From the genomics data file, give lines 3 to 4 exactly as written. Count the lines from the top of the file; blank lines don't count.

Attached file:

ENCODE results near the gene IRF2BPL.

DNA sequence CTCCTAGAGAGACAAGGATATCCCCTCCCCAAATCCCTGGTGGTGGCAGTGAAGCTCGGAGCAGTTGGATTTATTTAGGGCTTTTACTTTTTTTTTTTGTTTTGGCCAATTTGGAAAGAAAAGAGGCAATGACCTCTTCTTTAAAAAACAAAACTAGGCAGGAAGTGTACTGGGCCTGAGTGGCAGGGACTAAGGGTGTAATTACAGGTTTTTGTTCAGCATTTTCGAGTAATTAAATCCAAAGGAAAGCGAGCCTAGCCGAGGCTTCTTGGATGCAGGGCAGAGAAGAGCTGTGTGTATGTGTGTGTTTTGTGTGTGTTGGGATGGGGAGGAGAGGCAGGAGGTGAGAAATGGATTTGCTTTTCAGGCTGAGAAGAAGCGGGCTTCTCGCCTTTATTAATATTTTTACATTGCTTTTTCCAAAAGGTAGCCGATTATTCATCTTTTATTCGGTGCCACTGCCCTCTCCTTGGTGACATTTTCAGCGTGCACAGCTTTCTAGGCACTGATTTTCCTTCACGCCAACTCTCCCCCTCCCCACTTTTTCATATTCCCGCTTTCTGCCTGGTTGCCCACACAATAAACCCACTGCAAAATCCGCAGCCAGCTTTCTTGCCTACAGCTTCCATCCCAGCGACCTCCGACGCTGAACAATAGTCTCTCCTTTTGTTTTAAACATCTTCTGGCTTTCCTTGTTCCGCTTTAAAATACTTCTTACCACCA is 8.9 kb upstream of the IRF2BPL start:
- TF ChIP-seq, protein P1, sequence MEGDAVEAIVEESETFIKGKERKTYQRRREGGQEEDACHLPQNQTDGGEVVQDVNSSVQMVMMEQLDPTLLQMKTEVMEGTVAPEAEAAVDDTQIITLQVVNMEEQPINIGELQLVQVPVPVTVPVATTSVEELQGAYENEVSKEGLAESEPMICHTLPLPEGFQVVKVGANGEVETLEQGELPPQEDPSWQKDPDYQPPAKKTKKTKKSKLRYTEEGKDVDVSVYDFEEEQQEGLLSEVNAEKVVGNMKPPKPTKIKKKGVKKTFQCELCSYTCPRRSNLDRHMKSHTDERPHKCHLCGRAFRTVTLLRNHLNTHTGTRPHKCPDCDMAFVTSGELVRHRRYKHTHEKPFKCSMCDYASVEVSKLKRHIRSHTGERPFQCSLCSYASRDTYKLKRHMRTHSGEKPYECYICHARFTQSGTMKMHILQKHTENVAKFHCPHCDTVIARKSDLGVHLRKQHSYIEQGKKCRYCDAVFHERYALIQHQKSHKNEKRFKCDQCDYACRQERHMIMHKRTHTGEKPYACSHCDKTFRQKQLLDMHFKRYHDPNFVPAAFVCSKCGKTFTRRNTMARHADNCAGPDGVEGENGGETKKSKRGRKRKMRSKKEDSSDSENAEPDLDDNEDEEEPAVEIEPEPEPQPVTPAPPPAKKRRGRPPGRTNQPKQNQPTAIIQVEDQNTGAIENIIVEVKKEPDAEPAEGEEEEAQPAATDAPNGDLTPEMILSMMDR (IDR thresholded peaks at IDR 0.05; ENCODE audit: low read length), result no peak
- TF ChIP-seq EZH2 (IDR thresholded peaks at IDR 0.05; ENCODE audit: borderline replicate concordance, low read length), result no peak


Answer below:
- TF ChIP-seq, protein P1, sequence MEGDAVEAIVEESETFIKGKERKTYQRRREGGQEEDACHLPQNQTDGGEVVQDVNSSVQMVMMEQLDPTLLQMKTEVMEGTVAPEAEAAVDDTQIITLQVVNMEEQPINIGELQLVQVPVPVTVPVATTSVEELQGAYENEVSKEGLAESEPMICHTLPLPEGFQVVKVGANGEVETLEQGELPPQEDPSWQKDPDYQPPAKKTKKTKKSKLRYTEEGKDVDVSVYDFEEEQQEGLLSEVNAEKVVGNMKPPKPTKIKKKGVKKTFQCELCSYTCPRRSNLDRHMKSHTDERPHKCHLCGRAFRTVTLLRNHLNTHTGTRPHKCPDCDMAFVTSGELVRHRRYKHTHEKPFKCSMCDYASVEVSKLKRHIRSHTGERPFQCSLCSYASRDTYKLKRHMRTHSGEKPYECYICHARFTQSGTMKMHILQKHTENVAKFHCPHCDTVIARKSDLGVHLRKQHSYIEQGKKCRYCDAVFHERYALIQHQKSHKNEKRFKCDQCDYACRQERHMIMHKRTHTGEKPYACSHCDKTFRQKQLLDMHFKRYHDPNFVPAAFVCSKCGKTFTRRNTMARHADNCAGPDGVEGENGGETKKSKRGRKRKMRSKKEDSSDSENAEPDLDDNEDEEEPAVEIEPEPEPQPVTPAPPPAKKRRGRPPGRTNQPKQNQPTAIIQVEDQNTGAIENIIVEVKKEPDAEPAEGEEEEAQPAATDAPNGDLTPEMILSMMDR (IDR thresholded peaks at IDR 0.05; ENCODE audit: low read length), result no peak
- TF ChIP-seq EZH2 (IDR thresholded peaks at IDR 0.05; ENCODE audit: borderline replicate concordance, low read length), result no peak